DAC Pairings

Since you can bypass the K9 Pro ESS DAC you can get a flavor of the THX788+ amp in its own right. For me, this is a clean-sounding but also fairly transparent amplifier with the tested DACs own signature tweaking the output performance.

For example, using the 4.4mm line-in and the balanced line-out of the LP P6 Pro R2R DAP, the note quality was a little broader, fuller sounding, and more natural or analog to my ear for timbre. Switching back to the K9 Pro ESS internal DAC, upper mids have neutral levels of body with more treble presence. 

I do recommend using a proper desktop DAC rather than a DAP line-out if you want the best performance in terms of dynamic range with the K9 Pro ESS. The P6 Pro line-out was certainly more natural-sounding but it was not quite as vivid as the internal DAC performance of the K9 Pro ESS or as expansive as the desktop R2R-based Musician Audio Pegasus balanced line out.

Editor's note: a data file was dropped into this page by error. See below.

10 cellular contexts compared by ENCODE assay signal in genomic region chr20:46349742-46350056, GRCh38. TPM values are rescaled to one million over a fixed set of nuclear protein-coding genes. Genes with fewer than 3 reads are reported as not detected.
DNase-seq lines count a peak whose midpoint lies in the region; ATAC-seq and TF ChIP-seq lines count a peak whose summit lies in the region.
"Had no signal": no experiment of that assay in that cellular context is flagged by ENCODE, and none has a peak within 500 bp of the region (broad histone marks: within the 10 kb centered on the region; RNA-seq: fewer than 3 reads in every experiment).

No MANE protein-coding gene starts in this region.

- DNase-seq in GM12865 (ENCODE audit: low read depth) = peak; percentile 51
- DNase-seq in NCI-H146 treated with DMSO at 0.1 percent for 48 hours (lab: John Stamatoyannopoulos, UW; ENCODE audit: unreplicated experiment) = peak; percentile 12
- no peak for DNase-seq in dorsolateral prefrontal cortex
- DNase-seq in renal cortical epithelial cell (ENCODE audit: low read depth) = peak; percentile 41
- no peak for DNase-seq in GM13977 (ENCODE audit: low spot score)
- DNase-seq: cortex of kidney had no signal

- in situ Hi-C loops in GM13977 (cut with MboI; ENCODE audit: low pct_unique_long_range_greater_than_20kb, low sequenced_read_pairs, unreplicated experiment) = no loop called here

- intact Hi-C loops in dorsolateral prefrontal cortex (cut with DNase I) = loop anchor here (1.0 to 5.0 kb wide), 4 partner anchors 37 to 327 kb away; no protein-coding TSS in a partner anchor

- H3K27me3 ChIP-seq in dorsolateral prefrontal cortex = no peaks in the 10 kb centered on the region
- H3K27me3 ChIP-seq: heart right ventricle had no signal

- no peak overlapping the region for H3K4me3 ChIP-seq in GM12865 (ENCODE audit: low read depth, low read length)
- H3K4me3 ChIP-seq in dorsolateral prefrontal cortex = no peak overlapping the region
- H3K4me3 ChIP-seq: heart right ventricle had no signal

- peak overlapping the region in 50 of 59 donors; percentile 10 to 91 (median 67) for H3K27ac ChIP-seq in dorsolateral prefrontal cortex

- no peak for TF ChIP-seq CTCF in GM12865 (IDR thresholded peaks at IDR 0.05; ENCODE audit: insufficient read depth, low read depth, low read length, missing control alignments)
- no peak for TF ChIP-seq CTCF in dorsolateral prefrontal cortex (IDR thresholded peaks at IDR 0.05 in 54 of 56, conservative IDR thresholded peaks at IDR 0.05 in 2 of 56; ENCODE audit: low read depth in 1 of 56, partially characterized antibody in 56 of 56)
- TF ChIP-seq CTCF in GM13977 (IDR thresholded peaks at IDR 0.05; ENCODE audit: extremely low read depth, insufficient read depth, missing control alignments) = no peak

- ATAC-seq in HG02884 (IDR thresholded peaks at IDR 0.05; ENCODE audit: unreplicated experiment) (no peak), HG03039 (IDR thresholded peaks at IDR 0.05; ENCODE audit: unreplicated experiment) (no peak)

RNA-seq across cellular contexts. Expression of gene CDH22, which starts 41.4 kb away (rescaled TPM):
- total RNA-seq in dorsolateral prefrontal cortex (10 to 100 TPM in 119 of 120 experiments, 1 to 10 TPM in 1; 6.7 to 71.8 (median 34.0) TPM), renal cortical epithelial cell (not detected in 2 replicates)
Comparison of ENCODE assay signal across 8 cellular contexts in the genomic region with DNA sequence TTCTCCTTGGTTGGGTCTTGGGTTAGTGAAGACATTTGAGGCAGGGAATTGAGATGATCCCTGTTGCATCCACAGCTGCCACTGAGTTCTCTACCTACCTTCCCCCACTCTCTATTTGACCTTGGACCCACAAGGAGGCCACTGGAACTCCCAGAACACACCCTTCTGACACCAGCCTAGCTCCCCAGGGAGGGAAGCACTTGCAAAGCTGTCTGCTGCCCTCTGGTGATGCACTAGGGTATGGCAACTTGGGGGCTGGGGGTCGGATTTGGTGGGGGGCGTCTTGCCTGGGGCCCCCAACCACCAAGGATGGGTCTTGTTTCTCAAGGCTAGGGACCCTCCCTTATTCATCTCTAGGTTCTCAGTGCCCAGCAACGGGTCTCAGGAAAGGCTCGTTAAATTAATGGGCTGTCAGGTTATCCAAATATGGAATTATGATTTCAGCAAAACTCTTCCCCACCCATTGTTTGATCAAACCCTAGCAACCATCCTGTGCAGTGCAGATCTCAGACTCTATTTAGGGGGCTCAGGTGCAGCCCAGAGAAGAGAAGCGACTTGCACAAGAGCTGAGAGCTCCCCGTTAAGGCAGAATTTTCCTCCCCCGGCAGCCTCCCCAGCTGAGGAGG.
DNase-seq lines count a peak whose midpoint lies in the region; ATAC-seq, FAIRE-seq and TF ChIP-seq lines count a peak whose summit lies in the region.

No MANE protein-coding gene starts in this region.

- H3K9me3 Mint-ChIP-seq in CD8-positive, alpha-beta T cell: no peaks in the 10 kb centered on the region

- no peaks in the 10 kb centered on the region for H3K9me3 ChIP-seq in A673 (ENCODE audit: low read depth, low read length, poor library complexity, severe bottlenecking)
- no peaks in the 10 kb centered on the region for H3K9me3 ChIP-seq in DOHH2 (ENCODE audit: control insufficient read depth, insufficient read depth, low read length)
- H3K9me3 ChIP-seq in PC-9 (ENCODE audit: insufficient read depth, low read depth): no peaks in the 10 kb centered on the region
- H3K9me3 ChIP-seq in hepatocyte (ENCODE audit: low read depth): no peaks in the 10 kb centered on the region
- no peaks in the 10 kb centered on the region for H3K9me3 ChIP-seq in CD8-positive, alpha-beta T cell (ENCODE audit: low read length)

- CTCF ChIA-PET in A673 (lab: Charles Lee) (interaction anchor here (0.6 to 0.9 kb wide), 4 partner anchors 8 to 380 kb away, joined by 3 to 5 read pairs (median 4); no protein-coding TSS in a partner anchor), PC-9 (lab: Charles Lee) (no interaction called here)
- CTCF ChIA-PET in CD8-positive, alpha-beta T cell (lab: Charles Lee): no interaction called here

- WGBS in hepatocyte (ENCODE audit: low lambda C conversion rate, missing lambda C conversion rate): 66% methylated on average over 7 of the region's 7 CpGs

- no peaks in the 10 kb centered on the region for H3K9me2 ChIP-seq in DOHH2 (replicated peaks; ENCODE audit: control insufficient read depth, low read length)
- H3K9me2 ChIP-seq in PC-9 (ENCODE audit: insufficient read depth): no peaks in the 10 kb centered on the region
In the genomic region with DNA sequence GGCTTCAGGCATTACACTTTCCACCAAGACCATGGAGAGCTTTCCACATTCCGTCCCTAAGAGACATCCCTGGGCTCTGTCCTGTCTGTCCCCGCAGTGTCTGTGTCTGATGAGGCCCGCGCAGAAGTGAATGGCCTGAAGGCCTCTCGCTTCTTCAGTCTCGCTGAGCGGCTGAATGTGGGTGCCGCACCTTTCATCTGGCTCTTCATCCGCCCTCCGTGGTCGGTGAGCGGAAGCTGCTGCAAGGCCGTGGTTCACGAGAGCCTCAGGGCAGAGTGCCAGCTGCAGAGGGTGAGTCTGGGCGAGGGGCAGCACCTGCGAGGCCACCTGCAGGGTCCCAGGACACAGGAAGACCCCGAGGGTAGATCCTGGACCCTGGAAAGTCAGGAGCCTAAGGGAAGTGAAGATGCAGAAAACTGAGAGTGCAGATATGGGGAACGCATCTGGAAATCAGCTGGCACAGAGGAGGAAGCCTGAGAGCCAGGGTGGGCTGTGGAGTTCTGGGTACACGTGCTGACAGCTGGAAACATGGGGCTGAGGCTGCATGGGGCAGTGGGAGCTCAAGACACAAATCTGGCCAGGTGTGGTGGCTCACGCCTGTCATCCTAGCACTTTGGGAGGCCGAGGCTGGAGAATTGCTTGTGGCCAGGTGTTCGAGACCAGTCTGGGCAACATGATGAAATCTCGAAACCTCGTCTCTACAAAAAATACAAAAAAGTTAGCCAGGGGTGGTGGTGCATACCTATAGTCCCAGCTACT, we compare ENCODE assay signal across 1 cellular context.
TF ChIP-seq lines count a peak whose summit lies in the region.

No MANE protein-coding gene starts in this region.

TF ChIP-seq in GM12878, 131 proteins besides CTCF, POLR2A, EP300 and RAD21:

By default, switching around your source also means you get a fair idea of the built-in DAC sonic profile, and for me, this is a very neutral DAC sound signature for coloration. It is also quite precise, with excellent instrumental separation, but unless my ears are playing tricks on me, just a smidgen forward sounding on the upper mids. 

FiiO K9 Pro ESS

Wireless Performance


The Bluetooth pairing process with the K9 Pro ESS is very simple. Simply press the input button until the BT LED light pops up then search for it on your transmitting source, be it a DAP or smartphone. For Windows, it’s equally fast at detecting but you will get two options, device and audio, make sure you pick the headphones icon for audio. 

You should find the K9 Pro ESS label right away during your scan and then click pair for the handshake. Once paired, just double check your audio quality settings ion your source is set to best performance or LDAC to ensure you are not restricted to aptX only for receiving on the K9 Pro.

The FiiO Control app is not restricted to the BT input mode either. The K9 Pro ESS BT is constantly on when the unit is active so if your transmitting source has its BT signal active you can find the unit and pair with it via the app even if in USB mode for example. From there you can control whatever input mode you wish to have or even switch it to standby mode.